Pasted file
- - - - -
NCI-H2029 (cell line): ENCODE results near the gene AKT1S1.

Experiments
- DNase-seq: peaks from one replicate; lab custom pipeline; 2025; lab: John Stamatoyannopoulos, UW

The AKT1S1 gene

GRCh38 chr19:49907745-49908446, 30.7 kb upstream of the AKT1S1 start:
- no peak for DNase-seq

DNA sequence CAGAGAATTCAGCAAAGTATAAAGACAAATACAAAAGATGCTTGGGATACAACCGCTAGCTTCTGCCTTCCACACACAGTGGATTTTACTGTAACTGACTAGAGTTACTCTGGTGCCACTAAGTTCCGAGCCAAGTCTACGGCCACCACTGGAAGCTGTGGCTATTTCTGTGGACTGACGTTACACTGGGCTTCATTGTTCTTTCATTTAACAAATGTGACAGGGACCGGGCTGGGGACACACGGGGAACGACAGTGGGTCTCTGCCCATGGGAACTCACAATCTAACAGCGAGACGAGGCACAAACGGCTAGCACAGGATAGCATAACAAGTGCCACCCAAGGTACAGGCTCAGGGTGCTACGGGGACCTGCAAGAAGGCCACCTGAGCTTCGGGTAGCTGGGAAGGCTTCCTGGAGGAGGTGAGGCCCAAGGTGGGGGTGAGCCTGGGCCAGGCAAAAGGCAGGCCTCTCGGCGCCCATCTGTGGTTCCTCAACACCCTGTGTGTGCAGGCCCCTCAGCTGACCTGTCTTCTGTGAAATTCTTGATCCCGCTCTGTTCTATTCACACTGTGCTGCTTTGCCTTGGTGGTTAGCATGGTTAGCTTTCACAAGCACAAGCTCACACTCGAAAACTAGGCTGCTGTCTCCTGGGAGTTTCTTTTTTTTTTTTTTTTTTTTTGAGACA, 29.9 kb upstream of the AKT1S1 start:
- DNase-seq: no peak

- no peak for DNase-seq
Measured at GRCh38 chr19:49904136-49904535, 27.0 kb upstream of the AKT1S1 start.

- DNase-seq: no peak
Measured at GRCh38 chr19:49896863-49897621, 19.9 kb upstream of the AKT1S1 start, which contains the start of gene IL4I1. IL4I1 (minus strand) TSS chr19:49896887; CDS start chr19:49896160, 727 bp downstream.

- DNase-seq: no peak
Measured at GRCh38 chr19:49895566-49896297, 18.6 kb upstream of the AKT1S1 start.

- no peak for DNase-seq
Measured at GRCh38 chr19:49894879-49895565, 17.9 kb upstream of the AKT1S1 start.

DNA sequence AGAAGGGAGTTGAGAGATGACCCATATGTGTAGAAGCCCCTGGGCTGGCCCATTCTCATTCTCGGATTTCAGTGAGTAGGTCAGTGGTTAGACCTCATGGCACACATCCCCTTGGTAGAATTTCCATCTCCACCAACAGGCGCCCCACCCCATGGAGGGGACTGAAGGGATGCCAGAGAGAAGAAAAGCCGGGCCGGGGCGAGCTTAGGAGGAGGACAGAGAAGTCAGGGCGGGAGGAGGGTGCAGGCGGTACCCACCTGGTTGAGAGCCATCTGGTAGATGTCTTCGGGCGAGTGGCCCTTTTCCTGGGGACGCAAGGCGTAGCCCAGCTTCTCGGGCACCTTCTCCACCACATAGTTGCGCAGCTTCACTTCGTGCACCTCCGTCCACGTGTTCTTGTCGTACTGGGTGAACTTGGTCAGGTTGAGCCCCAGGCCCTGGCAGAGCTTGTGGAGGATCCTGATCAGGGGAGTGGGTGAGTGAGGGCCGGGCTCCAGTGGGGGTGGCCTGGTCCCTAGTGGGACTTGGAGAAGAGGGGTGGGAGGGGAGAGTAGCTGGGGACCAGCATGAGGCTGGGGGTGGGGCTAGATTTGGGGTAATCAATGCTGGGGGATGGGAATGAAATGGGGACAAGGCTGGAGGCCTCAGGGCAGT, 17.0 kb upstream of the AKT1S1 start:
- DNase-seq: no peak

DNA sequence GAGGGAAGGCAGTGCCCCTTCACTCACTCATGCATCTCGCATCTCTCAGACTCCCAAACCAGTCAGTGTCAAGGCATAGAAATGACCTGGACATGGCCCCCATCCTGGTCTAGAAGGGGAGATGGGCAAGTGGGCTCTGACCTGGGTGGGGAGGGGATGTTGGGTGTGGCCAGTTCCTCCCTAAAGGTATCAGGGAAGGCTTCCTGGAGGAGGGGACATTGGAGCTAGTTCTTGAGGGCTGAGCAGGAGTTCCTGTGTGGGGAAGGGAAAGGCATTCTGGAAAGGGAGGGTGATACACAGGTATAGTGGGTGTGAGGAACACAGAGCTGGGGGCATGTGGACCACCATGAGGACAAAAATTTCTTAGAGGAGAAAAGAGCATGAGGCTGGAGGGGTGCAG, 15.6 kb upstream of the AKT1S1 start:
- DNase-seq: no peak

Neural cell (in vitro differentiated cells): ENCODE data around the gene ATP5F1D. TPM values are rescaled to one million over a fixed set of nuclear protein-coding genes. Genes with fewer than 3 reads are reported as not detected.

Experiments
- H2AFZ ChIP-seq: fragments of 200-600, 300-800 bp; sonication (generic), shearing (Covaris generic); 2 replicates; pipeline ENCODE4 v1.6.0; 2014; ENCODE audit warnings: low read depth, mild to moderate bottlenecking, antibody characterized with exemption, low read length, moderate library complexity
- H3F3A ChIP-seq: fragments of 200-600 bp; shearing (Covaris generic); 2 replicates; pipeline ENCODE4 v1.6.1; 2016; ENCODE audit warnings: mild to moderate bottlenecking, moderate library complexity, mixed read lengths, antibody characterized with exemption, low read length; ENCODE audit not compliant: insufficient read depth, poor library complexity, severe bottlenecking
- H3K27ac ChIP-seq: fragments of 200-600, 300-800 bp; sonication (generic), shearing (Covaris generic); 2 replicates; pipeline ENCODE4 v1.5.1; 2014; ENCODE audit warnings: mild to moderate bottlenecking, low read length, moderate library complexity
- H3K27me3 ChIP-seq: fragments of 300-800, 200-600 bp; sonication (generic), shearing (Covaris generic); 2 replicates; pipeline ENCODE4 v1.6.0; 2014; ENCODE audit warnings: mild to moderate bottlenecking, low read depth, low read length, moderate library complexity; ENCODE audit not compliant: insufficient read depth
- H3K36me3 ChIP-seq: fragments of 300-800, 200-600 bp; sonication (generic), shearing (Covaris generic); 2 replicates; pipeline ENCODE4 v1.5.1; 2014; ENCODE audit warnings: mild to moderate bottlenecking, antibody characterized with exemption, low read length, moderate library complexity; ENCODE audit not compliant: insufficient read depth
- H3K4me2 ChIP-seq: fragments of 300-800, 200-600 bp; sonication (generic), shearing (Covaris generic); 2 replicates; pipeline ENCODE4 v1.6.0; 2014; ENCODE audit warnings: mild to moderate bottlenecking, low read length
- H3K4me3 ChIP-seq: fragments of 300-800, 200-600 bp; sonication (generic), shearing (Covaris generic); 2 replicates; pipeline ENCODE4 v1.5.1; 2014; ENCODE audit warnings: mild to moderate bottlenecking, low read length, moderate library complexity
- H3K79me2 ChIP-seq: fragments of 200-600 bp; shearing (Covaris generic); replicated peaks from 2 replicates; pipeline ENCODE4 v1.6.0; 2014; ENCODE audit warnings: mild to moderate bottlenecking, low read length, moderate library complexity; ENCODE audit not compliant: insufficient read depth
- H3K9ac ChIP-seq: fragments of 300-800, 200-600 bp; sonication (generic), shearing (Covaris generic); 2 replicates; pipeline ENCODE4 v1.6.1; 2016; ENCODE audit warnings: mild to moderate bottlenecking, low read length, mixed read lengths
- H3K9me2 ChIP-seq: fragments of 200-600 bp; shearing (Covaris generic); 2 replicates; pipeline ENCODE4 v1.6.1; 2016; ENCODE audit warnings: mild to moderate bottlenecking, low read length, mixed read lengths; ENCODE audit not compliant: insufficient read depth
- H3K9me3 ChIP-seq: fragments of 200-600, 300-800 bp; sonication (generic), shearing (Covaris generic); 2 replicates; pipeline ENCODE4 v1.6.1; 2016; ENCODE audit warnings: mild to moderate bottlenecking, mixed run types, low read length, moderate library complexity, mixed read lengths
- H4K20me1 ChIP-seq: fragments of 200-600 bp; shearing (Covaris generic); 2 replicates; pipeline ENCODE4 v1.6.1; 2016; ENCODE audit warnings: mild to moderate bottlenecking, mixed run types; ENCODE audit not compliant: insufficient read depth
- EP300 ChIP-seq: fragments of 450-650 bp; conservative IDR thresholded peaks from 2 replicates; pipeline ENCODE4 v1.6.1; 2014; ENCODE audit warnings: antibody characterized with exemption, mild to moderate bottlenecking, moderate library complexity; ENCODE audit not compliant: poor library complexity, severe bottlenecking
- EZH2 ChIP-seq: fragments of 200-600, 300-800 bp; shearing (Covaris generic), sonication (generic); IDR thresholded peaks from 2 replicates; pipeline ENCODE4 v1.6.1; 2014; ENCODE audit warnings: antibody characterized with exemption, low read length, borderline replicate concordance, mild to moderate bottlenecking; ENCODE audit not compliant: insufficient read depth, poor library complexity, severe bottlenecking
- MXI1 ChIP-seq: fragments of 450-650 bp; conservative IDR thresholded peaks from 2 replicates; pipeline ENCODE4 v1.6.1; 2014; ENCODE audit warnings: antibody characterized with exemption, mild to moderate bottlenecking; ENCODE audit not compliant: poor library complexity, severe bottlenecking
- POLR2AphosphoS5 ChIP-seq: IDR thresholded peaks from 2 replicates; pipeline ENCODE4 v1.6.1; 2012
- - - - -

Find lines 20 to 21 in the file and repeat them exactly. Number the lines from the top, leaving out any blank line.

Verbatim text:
- DNase-seq: no peak

Neural cell (in vitro differentiated cells): ENCODE data around the gene ATP5F1D. TPM values are rescaled to one million over a fixed set of nuclear protein-coding genes. Genes with fewer than 3 reads are reported as not detected.